Mixer Melodies. KISS, KISS V2 and Double-KISS


Well its been a while between posts. I got tied up experimenting with Mixers for longer than expected. Here you can see a collection of the various mixers I’ve built over the last few weeks. A Passive Quad J-FET Mixer, Two versions of the J-FET KISS mixer and a couple HC4066 CMOS switching mixers. Many of these went through two or three re-builds while playing around with various configurations.

So why all the different mixers?

Well the story goes something like this…


Early in the life of Minima some builders started reporting high levels of local oscillator leakage to the RF port in TX mode. You can see this at the 34Mhz point in the spectrum analyser screen shots above. The solution? Farhan then offered the KISS V2 circuit for testing. This circuit gave extremely good adjustable LO suppression but some experimenters, including myself, started seeing higher levels of insertion loss with this mixer. The original KISS mixer had about 7dB insertion loss while the newer KISS V2 was being reported at 10dB+. The first version of KISS V2 I built was up around 14dB. By the third re-build I did get it down to 10dB but couldn’t manage to get it any lower than this.

To me the large local oscillator (LO) leak seems inherent in the design of KISS V1 and other variant mixers based on this pattern. If you look at the circuit schematic you can see that the LO (if nicely formed) will be of equal but opposite magnitude in each side of the input into the mixing transformer. As such these signals should cancel out very nicely at the mixing transformer centre tap. However not so much attenuation is available to the other winding of this transformer. Both the DSA-815 screen shots above are looking at the output from the port on the second mixing transformer winding, not the centre tap port. Hence the high LO level at 34Mhz.


In all this experimenting I did a lot of Googling slash reading and came across this paper:-

RF Mixer Design

On page 16 I found “Figure 28: Circuit diagram of a FET based switching mixer”

So on a whim I decided to blend this design with the alternate bias method that Joe outlined. This modified circuit can be seen left. I’m now somewhat presumptuously calling this J-KISS version 3. Because that’s easier than typing “Modified version 1 Minima J-KISS mixer with Joe’s floating bias modification and a couple of extra resistors that I added just to see what would happen…”, all the time.


Well it turned out that it worked rather well. In fact for me it worked better and more consistently than any other version that I tried building. Joe’s floating bias had pretty good conversion loss already but adding the resistors dropped the unwanted local oscillator noise almost into the noise floor.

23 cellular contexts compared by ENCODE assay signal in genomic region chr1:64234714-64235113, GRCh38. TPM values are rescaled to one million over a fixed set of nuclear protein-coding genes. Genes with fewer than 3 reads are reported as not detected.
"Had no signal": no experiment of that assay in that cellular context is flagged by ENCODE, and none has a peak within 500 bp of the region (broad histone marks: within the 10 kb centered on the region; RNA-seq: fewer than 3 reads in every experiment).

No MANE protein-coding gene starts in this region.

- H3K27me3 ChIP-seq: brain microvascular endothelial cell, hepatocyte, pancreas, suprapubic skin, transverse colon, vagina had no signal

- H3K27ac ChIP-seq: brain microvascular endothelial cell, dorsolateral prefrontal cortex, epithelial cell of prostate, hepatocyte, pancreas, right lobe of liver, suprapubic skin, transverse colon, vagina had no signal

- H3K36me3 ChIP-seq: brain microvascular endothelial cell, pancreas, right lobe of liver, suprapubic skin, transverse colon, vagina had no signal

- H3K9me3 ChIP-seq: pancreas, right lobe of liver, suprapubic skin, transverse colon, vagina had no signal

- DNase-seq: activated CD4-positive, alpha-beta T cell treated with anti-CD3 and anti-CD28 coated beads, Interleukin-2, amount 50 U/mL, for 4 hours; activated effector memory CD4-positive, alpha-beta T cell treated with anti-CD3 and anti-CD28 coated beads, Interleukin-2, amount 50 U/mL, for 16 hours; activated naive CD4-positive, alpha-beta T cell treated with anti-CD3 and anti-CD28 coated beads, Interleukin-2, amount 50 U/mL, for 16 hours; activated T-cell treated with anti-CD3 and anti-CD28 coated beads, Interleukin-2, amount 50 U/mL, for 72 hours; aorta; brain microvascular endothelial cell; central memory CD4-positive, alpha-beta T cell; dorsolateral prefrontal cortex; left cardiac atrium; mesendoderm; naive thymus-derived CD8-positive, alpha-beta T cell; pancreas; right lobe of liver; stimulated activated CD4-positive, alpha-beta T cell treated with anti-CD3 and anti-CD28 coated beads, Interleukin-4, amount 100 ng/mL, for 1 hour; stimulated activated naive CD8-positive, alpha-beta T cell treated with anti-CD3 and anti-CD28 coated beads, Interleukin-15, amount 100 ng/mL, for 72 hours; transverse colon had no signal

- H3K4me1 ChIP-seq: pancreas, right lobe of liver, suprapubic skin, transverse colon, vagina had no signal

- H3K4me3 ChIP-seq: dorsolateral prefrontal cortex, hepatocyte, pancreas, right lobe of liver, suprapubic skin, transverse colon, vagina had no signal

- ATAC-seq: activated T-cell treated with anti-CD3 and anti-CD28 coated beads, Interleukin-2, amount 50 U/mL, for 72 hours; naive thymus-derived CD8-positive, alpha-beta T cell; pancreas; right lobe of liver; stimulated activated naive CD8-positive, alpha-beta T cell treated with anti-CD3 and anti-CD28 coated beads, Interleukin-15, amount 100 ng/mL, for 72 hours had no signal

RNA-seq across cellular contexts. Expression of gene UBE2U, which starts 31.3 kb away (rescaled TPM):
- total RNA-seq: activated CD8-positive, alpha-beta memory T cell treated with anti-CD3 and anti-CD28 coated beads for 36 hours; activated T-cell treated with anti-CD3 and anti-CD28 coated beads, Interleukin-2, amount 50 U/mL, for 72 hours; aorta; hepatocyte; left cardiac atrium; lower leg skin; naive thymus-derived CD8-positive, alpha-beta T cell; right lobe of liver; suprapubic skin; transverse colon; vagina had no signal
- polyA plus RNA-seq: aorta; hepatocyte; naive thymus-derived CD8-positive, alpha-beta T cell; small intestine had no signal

So here is a couple of screen shots of KISS V3 in action. To the left is the mixer in the transmit direction. While on the right is the same mixer running in the receive direction. Note that this clearly shows the difference in the LO leak level depending in direction of signal flow (which port you’re looking at). Which is high here in the receive direction. This characteristic was true of all the J-KISS mixer variants I built.


A couple of important things we should note about this high LO leak level. First, in the original Minima circuit the mixer was connected the other way around. So this higher LO level would be present during transmit and flow through to the the low pass filters. Simply reversing the direction of signal flow through the mixer as done here with J-KISS V3 (and as Farhan intended for J-KISS V2) will now present this higher level to the crystal filter instead. The idea being the the crystal filter will do a better job of filtering it out than the low pass filter. Will this cause any receiver issues? I don’t know yet but at least the transmitted signal should now hopefully be clean and within legal limits for harmonics.

The second important thing of note is that in those J-KISS mixer variants with some sort of manual bias adjustment. Which include both of Farhan’s J-KISS V1 and V2 designs (although the bias arrangement is very different in each). The adjustment will make a significant change to the LO leak level but only on the port connected to the centre tap of the mixing transformer. On the port connected to the second winding I hardly noticed any change at all. Just a few dB at most.

Now my J-KISS V3 mixer was looking pretty good. And while performance is nothing to get too excited about. Let’s face it, a cheap Mini-circuits SBL-1 double balanced diode mixer module would probably run rings around it. But at least my mixer was behaving like a proper mixer should and I can say I built it myself! Oh, and it’s also operating as a switching mixer or “chopper” which is important in the Minima. This version was in some ways the easiest to build and get going because it has no bias adjustment. But herein lies the catch…